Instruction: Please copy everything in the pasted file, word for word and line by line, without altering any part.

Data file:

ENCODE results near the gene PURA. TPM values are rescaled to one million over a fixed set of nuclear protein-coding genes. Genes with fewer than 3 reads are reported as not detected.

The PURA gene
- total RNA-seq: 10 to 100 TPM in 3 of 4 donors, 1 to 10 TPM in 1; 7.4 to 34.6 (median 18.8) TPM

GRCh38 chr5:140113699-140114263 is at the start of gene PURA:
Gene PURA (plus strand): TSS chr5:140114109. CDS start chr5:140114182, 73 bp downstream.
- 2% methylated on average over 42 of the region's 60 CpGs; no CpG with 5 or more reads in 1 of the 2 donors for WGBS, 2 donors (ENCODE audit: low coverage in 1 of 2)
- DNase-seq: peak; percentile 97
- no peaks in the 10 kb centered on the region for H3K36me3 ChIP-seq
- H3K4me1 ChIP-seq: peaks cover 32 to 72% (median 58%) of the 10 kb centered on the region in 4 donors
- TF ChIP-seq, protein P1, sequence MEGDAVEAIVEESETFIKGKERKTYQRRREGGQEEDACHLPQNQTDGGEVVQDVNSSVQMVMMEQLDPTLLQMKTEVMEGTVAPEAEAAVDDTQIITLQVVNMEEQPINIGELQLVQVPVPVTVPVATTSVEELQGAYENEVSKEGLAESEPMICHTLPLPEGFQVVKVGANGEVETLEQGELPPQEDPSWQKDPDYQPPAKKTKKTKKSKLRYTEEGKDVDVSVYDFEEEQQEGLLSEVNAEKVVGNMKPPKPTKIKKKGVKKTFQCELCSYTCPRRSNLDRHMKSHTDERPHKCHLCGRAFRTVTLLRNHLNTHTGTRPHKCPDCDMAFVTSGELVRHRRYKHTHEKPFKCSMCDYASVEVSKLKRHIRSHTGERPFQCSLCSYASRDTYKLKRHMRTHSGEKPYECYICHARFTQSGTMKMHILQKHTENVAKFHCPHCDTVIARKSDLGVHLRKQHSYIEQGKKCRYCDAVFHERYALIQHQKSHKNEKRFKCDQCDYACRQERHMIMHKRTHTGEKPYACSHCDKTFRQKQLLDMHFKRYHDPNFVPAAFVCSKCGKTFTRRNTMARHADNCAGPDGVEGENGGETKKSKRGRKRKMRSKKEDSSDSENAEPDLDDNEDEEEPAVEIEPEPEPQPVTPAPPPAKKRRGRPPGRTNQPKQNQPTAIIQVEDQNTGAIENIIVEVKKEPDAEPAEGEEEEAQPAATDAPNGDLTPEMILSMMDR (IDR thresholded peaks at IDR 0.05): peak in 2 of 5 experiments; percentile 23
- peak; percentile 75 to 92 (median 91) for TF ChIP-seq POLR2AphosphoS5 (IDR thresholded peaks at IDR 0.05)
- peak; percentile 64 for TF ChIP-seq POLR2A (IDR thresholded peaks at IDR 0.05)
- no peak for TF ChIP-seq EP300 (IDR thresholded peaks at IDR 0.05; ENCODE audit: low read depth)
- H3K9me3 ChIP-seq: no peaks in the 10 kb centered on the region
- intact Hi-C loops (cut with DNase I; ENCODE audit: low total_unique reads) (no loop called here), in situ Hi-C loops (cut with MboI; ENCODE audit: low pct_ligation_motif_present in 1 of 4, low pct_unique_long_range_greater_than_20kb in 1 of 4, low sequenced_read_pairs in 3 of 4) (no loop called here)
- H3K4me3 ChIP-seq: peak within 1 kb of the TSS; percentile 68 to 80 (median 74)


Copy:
ENCODE results near the gene PURA. TPM values are rescaled to one million over a fixed set of nuclear protein-coding genes. Genes with fewer than 3 reads are reported as not detected.

The PURA gene
- total RNA-seq: 10 to 100 TPM in 3 of 4 donors, 1 to 10 TPM in 1; 7.4 to 34.6 (median 18.8) TPM

GRCh38 chr5:140113699-140114263 is at the start of gene PURA:
Gene PURA (plus strand): TSS chr5:140114109. CDS start chr5:140114182, 73 bp downstream.
- 2% methylated on average over 42 of the region's 60 CpGs; no CpG with 5 or more reads in 1 of the 2 donors for WGBS, 2 donors (ENCODE audit: low coverage in 1 of 2)
- DNase-seq: peak; percentile 97
- no peaks in the 10 kb centered on the region for H3K36me3 ChIP-seq
- H3K4me1 ChIP-seq: peaks cover 32 to 72% (median 58%) of the 10 kb centered on the region in 4 donors
- TF ChIP-seq, protein P1, sequence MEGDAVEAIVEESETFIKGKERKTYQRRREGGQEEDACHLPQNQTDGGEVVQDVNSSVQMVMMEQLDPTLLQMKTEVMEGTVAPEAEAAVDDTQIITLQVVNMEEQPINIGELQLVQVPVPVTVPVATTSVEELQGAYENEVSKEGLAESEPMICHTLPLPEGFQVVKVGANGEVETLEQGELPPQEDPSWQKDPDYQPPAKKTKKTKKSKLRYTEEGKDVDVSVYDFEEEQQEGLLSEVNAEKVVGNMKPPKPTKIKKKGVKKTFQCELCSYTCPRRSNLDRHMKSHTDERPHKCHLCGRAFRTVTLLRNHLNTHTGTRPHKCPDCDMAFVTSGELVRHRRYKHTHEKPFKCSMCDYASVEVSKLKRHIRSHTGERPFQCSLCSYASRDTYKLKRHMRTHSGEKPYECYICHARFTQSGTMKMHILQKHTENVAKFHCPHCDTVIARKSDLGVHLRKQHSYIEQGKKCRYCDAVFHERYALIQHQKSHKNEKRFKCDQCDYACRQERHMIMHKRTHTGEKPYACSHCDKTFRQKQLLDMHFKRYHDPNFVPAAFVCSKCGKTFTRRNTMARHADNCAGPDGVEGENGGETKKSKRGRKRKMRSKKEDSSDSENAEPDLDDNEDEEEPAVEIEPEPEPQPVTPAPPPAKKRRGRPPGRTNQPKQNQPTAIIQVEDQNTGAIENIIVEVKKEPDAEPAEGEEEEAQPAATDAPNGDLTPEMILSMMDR (IDR thresholded peaks at IDR 0.05): peak in 2 of 5 experiments; percentile 23
- peak; percentile 75 to 92 (median 91) for TF ChIP-seq POLR2AphosphoS5 (IDR thresholded peaks at IDR 0.05)
- peak; percentile 64 for TF ChIP-seq POLR2A (IDR thresholded peaks at IDR 0.05)
- no peak for TF ChIP-seq EP300 (IDR thresholded peaks at IDR 0.05; ENCODE audit: low read depth)
- H3K9me3 ChIP-seq: no peaks in the 10 kb centered on the region
- intact Hi-C loops (cut with DNase I; ENCODE audit: low total_unique reads) (no loop called here), in situ Hi-C loops (cut with MboI; ENCODE audit: low pct_ligation_motif_present in 1 of 4, low pct_unique_long_range_greater_than_20kb in 1 of 4, low sequenced_read_pairs in 3 of 4) (no loop called here)
- H3K4me3 ChIP-seq: peak within 1 kb of the TSS; percentile 68 to 80 (median 74)